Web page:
Best Coen Brothers movies, ranked: from The Big Lebowski to Blood Simple
I’m not sure I agree with you a hundred percent on your police work, there, Lou.
Joel and Ethan Coen are responsible for one of the finest, most critically acclaimed bodies of work in film history. Their movies span themes of murder, revenge, identity, morality, existential despair – and, of course, bowling.
It’s a tough filmography to apply any sort of ranking system, but we’ve dared to whittle it down to a top ten. Momma says it’s a bona fide list – but maybe, it’s just, like, our opinion, man.
We have opinions, but we want yours too. Upvote your favourite Coen brothers film(s) and downvote any you think barely deserve a place in the top 10.
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Best Coen Brothers movies
1. The Big Lebowski
It’s strange to think perhaps the best-known Coen Brothers movie was poorly received on release. Many critics couldn’t move past The Big Lebowski’s loose, seemingly-esoteric narrative, but more than 20 years later many consider it their finest work.
The film stars Jeff Bridges as “The Dude”, a White Russian-chugging bachelor who finds himself entangled in a kidnapping-gone-wrong. Double-crosses, pissing nihilists and gutterballs duly follow; but what plays out as a bowling stoner flick on the surface is a far more intellectually curious movie.
Roger Ebert once described The Big Lebowski as being “about an attitude, not a story”. We couldn’t have put it better.
Available on NOW TV
It’s hard to imagine any top 10 Coen movie list would snub Fargo, although the film was beaten to the Best Picture Oscar by Anthony Minghella’s The English Patient. More’s the pity. Fargo is the Coens at their most Coen-y, down to the film’s opening claim that the events were inspired by a true story (they weren’t).
Most memorable is Frances McDormand, who carries the movie as the determined and deadpan Marge Gunderson, searching for a pair of homicidal kidnappers. Carter Burwell’s score hangs heavy over a snowy Minnesota, as events unfold with Coen-typical absurdity. But like No Country, the heart of Fargo lies in those quiet moments of reflection where our central characters contemplate their place in the chaos.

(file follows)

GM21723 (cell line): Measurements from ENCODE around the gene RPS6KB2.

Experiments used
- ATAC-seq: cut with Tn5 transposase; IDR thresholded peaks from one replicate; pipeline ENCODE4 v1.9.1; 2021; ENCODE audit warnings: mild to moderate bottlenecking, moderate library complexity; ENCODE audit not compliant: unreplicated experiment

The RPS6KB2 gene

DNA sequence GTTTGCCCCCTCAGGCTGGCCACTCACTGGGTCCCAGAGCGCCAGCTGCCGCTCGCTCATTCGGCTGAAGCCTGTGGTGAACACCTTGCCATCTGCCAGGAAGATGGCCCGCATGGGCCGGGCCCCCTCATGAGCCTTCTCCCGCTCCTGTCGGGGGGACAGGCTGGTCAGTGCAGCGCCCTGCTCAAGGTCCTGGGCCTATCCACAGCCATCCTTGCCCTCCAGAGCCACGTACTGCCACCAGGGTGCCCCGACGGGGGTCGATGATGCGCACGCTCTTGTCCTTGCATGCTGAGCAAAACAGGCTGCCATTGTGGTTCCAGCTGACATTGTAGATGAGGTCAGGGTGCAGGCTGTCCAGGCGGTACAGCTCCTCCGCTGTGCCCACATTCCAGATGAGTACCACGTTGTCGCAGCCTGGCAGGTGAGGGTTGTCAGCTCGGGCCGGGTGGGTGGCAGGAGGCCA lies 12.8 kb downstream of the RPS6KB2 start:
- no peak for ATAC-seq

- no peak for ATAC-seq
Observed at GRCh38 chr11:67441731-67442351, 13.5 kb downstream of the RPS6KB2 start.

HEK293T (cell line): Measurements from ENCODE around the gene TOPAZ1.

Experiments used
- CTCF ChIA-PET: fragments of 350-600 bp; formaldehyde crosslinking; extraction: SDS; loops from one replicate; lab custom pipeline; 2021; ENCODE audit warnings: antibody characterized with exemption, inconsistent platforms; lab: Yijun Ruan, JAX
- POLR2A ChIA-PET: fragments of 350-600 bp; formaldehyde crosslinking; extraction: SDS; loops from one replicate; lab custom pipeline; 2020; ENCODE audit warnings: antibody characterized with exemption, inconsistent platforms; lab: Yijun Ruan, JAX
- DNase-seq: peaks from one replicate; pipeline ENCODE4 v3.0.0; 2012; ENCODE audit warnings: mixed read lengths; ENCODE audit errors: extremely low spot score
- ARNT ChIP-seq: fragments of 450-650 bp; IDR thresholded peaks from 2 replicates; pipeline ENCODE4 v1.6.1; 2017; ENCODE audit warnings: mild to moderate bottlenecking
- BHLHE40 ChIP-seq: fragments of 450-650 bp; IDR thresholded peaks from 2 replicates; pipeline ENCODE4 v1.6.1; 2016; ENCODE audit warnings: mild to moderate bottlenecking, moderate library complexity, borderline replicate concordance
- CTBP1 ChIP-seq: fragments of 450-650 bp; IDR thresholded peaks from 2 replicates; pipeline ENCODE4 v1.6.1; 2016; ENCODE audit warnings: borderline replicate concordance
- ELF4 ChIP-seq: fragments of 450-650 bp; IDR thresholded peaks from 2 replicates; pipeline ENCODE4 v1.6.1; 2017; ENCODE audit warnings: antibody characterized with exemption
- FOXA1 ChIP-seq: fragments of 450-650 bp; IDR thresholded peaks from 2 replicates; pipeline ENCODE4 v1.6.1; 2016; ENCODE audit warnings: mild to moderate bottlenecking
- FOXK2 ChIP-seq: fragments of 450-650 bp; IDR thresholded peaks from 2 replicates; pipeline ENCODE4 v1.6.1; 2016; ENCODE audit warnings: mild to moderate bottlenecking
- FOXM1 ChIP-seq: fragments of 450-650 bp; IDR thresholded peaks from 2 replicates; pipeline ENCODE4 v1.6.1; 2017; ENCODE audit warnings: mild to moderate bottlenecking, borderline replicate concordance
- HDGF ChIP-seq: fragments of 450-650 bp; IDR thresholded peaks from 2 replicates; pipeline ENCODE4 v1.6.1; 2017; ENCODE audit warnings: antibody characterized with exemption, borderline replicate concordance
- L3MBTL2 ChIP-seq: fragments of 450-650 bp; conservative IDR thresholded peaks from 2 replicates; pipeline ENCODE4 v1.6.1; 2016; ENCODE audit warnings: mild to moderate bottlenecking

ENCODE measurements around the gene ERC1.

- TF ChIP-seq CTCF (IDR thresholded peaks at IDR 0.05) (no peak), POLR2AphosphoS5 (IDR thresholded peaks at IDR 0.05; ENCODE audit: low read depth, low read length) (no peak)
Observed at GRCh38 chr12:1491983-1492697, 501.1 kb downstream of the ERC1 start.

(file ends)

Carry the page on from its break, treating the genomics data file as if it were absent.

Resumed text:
3. No Country for Old Men
For some people, there is the Coen Brothers before No Country For Old Men and the Coen Brothers after No Country For Old Men. Their masterful adaptation of Cormac McCarthy’s novel was such a monstrous critical success it did the unthinkable and beat There Will Be Blood to the Best Picture Oscar.
Tommy Lee Jones is perfectly cast as the expiring sheriff Ed Tom Bell, forever two steps behind his boogeyman, Anton Chigurh (Javier Bardem), who blazes a bloody trail through West Texas; his cattle stun gun only half as deadly as his terrifying moptop.
Tension mounts as Chigurh closes in on his own target, but this time the Coens opt for a minimal musical score that, much like the world in which these characters inhabit, feels uneasy and unpredictable.
Available on Starz TV
4. Raising Arizona
We’re bracing ourselves for incoming fire here, as Raising Arizona isn’t often considered “classic Coens”. Still, we reckon it might be the most purely entertaining movie they’ve made – and for that reason it deserves a coveted spot on our list. It’s a film about the extreme lengths characters in the Coen-verse will go to for a child. It’s zany, slapstick, and has Nicolas Cage and Holly Hunter as one of the best on-screen couples/kidnappers of all time.
Arizona shows the Coens at maybe their breeziest. It isn’t their most thoughtful movie, but it is their most fun.